swirling around the country than anywhere else. In fact, that a northern administration has failed so com- pletely to even begin to tackle the region’s many eco- nomic and social problems only compounds the disap- pointment felt by many of those who live there. For in a clinentelist state such as Nigeria, ties of blood and religion are supposed to matter. Yet seemingly they do not, which makes the general inability of ordinary voters to hold their political leaders to account, and if necessary change them, all the more frustrating.
And this sense of marginalization continues to be heightened by the state’s routine abuse of human rights and the violence with which it often responds to popular protests. The past 12 months have witnessed a procession of bloody riots as Nigerians, usually young men, take to the streets to make their displeasure known. That there have been so many demonstrations such as these speaks volumes about the limited op- portunities ordinary people have to make themselves heard or get involved in the political process. The ma- jority of these disturbances occurred in the north, in the cities of Jos (November 2008), Bauchi (February 2009), Zaria (June 2009), Kano (July 2009), Maidugiri (July 2009), and Bauchi again (August 2009).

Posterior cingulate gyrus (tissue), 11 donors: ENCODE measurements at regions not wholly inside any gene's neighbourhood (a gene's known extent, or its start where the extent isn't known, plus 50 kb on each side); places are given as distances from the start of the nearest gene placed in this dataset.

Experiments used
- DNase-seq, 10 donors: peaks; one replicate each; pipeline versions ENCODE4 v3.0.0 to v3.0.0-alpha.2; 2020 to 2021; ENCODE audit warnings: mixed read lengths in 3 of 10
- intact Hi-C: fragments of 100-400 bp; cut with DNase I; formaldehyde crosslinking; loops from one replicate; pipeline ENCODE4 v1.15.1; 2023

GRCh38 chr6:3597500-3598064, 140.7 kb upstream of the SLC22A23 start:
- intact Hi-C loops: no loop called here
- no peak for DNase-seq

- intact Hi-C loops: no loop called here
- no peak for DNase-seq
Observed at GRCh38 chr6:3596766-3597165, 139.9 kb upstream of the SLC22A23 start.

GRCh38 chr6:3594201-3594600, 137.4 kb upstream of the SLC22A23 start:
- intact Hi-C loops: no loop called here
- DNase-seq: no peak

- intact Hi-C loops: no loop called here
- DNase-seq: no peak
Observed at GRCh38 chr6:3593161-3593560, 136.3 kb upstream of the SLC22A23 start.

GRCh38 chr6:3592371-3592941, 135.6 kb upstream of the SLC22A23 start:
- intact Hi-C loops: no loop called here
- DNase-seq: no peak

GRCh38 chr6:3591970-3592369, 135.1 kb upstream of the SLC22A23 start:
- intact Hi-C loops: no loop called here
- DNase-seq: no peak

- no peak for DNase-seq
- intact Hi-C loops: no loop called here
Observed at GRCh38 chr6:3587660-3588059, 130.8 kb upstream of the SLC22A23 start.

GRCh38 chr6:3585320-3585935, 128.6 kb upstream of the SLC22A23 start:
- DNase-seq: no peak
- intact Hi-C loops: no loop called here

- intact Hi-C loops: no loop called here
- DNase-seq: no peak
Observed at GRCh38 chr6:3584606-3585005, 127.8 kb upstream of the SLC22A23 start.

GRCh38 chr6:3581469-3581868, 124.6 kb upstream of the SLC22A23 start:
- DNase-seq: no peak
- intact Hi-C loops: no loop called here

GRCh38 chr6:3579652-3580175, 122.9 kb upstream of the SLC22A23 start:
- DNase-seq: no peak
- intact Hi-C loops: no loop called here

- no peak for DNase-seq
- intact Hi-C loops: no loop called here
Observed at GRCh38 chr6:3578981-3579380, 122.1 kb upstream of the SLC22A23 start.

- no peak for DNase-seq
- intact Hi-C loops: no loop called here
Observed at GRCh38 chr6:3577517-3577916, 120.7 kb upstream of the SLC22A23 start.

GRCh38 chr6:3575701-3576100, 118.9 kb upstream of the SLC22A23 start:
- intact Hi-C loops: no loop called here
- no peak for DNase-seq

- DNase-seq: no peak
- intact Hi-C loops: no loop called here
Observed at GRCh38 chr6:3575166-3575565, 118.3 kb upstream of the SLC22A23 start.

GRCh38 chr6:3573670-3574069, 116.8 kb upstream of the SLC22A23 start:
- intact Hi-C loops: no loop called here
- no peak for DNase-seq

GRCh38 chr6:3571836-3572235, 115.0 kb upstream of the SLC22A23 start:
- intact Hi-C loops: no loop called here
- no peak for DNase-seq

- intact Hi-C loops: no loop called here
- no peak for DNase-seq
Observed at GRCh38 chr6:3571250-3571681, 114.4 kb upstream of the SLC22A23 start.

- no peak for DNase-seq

On each occasion, the state’s response was fero- cious. In Jos, the local governor ordered the police and army to simply shoot suspected rioters on sight.45 Ac- cording to the most up-to-date estimates, some 700 people (most of them protestors) died during this crackdown.46 More recently, the leader of the Boko Haram group, Mohammed Yusuf, was summarily ex- ecuted by MOPOL officers for orchestrating violent demonstrations in several northern cities.47 While his death was warmly welcomed by President Yar’Adua’s administration,48 it caused consternation among hu-